For those of us that are not quite familiar with DT12 connectors (such as myself), could you be so kind to describe them or post some linkage?

thanks much!
Old 16th January 2003
  #15
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Quote:
Originally posted by JayCrouch
For those of us that are not quite familiar with DT12 connectors (such as myself), could you be so kind to describe them or post some linkage?

thanks much!
Whirlwind named the Canon FK37 connector a DT12. Most of the TV world and such, now call it a DT12. It's similar to the analog audio connectors found on any Sony DASH machine.

Our new Expando truck has (6) DT12s, that's 72 total input channels plus (2) output DT12s totalling 24 channels, all chassis mounted for easy interfacing from TV world to our broadcast console position. Our music mix console position has (3) 56 channel MASS connectors, set up as three different stage input sections.

Click on this link to see Whirlwind's multipin page...

All their multipin connectors are listed on this page. The DT12 information is in the middle of the page.
Old 25th January 2004
  #16
Gear interested
 

remote recording trucks

I would be interested in finding out what people think of floating floors for the control room in a remote truck and how important they are. Or should we concentrate on isolation more.
Old 25th January 2004
  #17
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Bruce,

Welcome to the Remote Forum.

A floating floor in a remote truck is important if you're building a real control room. The weight of the floor is another story...

Can the vehicle handle the extra weight? How much of the CRM height can you loose. Are you going to build the CRM walls off your floating floor? Many things to consider.

ASL's truck one (build back in 1987) has a floating floor. It's a framed parque floor floating on rubber pucks.

Not every mobile unit has a floating floor... How do you feel about it?

I split this thread into another thread called, Questions about designing a mobile recording unit -- expanded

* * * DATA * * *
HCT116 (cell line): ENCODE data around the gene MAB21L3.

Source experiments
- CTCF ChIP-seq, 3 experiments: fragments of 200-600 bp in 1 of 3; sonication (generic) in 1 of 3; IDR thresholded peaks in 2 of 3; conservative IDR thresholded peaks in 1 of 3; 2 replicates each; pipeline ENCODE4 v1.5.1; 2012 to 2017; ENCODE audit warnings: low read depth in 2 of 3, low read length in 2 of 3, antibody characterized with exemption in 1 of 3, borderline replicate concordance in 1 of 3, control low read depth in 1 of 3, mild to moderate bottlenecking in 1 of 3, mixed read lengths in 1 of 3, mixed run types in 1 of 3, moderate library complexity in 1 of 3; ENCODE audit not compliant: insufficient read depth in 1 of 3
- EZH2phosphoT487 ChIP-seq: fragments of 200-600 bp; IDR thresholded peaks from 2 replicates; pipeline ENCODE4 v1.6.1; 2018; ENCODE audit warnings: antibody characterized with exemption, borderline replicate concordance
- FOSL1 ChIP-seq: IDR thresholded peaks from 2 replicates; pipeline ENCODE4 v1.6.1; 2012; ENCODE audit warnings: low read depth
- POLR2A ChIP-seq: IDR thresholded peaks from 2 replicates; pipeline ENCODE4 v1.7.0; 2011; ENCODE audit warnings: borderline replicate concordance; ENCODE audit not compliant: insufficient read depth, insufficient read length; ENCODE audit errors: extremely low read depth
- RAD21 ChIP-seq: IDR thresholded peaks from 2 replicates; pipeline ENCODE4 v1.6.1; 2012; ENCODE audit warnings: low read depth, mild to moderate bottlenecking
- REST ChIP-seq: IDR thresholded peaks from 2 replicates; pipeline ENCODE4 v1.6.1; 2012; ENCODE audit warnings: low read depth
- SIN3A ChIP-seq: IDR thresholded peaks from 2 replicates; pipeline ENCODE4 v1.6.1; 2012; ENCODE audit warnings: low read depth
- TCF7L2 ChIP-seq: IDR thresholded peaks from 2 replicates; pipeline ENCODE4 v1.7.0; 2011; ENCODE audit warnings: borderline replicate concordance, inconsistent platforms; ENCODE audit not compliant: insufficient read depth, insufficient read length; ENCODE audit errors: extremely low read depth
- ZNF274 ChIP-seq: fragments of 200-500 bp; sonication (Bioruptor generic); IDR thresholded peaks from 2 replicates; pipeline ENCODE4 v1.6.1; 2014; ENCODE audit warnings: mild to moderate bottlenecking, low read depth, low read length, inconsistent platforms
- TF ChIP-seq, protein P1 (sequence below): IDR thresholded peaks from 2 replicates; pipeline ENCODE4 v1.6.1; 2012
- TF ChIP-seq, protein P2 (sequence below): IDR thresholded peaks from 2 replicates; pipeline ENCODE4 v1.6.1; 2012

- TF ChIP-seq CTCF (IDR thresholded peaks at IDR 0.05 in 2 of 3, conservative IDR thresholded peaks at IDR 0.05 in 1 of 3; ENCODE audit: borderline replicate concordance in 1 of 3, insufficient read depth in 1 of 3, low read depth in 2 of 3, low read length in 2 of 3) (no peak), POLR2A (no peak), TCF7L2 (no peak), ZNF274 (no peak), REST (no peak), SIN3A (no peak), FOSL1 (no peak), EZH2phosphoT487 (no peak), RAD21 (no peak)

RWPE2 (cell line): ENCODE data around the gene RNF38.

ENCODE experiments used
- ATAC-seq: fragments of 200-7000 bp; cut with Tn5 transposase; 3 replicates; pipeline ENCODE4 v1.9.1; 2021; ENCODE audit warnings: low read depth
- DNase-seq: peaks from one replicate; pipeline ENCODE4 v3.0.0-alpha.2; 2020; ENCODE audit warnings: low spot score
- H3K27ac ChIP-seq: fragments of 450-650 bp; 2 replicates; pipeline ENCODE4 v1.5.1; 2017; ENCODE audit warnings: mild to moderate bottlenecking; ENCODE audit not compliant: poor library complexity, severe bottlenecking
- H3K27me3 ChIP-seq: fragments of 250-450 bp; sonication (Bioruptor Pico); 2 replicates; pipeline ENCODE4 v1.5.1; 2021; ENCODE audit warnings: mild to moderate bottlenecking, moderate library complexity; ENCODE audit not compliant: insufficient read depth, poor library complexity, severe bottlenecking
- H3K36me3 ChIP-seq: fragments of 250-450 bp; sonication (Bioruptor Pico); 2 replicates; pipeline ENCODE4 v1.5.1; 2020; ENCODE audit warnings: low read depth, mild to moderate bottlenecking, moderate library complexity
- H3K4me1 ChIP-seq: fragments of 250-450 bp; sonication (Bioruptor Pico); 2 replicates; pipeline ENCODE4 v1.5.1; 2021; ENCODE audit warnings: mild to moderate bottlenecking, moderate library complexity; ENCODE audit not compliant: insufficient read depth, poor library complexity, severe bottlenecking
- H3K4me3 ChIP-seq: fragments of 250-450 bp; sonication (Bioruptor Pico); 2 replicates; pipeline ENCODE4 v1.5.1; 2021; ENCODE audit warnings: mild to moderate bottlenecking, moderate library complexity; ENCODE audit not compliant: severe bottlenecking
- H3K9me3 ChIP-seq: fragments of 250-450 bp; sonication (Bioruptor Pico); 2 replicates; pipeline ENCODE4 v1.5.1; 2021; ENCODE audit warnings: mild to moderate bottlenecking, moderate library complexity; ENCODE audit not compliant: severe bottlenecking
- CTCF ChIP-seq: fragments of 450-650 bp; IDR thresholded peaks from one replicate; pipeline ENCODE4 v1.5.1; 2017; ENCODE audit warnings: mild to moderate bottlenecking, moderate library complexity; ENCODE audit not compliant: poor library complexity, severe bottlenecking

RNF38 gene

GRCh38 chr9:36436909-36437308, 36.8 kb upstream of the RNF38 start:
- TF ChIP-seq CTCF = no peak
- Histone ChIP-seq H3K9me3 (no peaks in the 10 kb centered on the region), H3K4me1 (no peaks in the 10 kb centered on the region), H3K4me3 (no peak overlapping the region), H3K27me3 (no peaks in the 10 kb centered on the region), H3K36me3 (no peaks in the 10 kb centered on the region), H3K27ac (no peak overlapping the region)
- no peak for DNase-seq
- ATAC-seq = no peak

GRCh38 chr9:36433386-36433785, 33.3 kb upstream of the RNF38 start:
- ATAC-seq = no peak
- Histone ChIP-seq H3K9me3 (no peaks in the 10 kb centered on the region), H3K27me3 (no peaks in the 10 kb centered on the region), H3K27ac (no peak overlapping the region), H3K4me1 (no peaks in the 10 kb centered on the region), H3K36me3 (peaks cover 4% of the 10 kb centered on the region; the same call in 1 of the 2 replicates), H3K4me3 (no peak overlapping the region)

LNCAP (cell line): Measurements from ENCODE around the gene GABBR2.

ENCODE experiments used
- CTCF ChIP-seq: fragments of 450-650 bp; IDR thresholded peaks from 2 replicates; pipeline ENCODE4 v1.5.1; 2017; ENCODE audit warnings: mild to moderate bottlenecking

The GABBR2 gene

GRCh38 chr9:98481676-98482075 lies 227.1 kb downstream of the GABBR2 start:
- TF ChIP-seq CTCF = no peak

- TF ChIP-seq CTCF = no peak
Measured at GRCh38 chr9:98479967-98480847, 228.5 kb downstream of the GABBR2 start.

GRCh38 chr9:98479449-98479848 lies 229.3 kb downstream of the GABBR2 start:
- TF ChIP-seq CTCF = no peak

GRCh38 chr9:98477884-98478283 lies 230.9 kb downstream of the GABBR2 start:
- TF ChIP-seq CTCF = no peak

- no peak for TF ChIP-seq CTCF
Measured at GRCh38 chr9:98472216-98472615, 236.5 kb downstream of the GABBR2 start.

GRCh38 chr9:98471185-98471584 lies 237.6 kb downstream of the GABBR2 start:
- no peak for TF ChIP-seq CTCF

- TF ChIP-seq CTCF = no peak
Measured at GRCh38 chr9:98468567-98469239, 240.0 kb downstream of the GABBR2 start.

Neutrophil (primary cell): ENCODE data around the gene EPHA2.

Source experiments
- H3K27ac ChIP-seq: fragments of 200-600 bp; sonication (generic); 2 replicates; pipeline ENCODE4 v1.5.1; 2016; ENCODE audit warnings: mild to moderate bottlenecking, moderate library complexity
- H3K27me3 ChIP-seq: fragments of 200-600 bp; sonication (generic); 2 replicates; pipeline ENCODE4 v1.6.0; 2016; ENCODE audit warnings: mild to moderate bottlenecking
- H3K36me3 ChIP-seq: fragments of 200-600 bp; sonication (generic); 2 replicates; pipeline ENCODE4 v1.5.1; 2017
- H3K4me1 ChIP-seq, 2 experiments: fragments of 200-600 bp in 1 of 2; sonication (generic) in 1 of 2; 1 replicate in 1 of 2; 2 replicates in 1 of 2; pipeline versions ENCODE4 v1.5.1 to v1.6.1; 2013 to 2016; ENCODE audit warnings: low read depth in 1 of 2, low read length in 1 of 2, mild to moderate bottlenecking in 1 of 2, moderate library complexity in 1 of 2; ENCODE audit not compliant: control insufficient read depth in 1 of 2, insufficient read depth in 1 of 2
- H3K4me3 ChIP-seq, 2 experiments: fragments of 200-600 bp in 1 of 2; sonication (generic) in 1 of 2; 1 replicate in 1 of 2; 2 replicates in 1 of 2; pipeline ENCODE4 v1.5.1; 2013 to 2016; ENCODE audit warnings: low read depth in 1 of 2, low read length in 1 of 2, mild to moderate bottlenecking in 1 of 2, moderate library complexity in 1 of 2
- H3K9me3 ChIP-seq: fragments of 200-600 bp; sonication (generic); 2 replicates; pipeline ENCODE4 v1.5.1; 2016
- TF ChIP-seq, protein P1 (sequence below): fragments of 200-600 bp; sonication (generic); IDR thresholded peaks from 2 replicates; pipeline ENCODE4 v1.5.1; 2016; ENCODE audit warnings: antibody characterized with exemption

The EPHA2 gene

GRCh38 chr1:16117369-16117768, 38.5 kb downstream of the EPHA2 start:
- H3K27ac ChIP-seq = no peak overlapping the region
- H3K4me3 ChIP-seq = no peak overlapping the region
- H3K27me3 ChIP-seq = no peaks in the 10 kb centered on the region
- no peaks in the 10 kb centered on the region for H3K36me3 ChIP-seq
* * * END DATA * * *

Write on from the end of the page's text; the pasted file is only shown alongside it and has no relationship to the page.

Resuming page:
Your additional posts and my reply in there waiting for you...

Check it out!
Old 28th January 2004
  #18
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Hey Steve,

On a different slightly different subject, how did you determine the electricle requirments for your truck? How did you decide between single phase or three phase servce, what connector for your disconnect, what size isolation transformer?

I've been leanin towards a 100 Amp single phase service with camlock disconnects...

Any ideas?

Shelton
Old 28th January 2004
  #19
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Thread Starter
I guess splitting this thread into a "questions about designing a mobile recording unit" was a bad idea. Too bad...

Usually, I add up the total wattage needed to run the system and add anywhere from 25 to 50% more on top of that. That goes for the company switch, distro and isolation transformer.

Single phase 208 to 240 volts is what we have on board. Our truck doesn't have any gear that requires three phase service and we're not running enough amperage to warrant splitting the load across three legs, so it was a no brainer.

Truck one has a 200 amp safety switch. I have two 100 amp distros and an outside panel on that switch. Tech & aux power panels are rated at 100 amps each. We never come close to that on our biggest dates.

Back in the day of big (energy eating) multitrack machines, I wanted to be able to turn on our decks with plenty of juice to spare. Those 2" machines (when turned on together) give you a pretty big spike. Nowadays, 30 to 50 amps for tech power is more then plenty of power.

100 amp single phase service with camlock disconnects sounds like a good plan.
Old 31st January 2004
  #20
Gear interested
 

Hello Steven,

This is Bill Mueller. I was the Chief Engineer/Senior VP of Sheffield AV for 25 years. I have quite a history of remote recordings (around 150 major acts) but now I am busy building a PS2 video game. However, I still do an occasional live show. Nice forum.

Best regards,

Bill
Old 31st January 2004
  #21
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Thread Starter
Bill,

It's a pleasure to see you here.

PS2 and remote recordings -- a perfect combination.